Tuesday, September 22, 2009

Trainspotting (1996)

TOP 100 FILMS: #77

Ladies and gentlemen, boys and girls of... well appropriate age, I give you! The one, the only, Danny Boyle!!!! *insert thunderous applause here*.

Thirty years from now when we're listing the best directors of our era, the ones we were around to witness, Danny Boyle has, thus far, laid claim to one of those spots... and Trainspotting is his kickoff piece. Following the tale of four drug addicts (Ewan McGregor, Ewen Bremner, Johnny Lee Miller, and Kevin McKidd) alongside their super violent friend Begbie (Robert Carlyle), and their attempts to figure out life, and beat their heroin addiction.

While at times fun, Trainspotting is deceptively dark, dealing with everything you can imagine, including: infant death due to neglection, underage sex with a 14 year old (first screen appearance by Kelly Macdonald), overdose, robbery, and the dark untrust among addicts. Boyle's first big hit film is filled with social critique, painful subject matter, unlikable characters, and an underlying desire to watch them succeed.

The main character being Renton (McGregor), a long time addict, good friend, and social outcast trying to cope with his desire to not conform, his overbearing addiction, and last ditch effort to escape his personal issues. Along the way he begins a relationship with the 14 year old Diane (MacDonald) who decieves him into sleeping with her one night at a party, and the two eventually become (sickingly) close. Yet among all the films narrative, the central point, unevaded is that of fighting against society.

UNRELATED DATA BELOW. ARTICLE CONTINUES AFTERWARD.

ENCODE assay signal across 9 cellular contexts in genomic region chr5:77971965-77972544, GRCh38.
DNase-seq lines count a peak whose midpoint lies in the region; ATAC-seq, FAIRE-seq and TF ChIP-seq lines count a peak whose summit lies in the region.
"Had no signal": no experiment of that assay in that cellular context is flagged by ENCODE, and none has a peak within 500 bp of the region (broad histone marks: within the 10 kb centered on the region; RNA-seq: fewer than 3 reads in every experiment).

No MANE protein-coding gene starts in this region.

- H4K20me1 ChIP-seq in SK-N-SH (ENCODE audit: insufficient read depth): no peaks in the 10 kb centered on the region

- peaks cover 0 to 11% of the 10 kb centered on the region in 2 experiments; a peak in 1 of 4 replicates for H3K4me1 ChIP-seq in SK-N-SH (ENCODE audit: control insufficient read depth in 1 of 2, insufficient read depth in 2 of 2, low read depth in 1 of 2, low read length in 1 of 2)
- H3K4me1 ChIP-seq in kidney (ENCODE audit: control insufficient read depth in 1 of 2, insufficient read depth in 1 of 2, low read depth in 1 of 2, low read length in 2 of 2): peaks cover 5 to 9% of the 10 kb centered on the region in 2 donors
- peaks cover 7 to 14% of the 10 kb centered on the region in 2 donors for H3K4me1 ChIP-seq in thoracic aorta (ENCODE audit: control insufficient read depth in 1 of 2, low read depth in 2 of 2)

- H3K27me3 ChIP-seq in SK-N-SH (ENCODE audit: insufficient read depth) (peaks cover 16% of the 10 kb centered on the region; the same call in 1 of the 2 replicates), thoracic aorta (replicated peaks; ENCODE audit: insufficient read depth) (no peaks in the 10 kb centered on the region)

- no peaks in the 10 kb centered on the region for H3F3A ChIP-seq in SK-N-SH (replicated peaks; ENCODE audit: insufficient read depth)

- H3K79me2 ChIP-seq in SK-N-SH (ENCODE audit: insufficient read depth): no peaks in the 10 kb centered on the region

All of our characters are the opposite of what you'd expect, they fight against social norms, and seek out their own life. We see the good and bad decisions they make, and the events that ultimately lead to their downfall/uprise. Add on top of that Boyle's sixth sense for blending style and substance, and you get one of the most fascinating, and mentally challenging, films of the 90's. An extremely powerful example of all that filmmaking can be when at its finest... Not to mention the great opening that just sticks with you, and I had to put on my Greatest film speeches list.

Trainspotting may not be perfect, but it's filmmaking at its finest. A dark, and yet exciting, look at the world of Heroin addicts, and their personal struggles.

2 better thoughts:

Andrew: Encore Entertainment said...

So I assume you're a fan of Boyle? I've never seen this actually. Probably should.

Univarn said...

I didn't care much for The Beach or A Life Less Ordinary, but Sunshine was an amazingly powerful visual film (even if the writing made some inexplicable moves), 28 Days Later... enough said. Slumdog Millionaire won over everyone last year, and Millions was a hidden gem from '07 too many people missed.

I think he's an amazingly versatile director with broad appeal, and talent, something that should be respected far more than it is.

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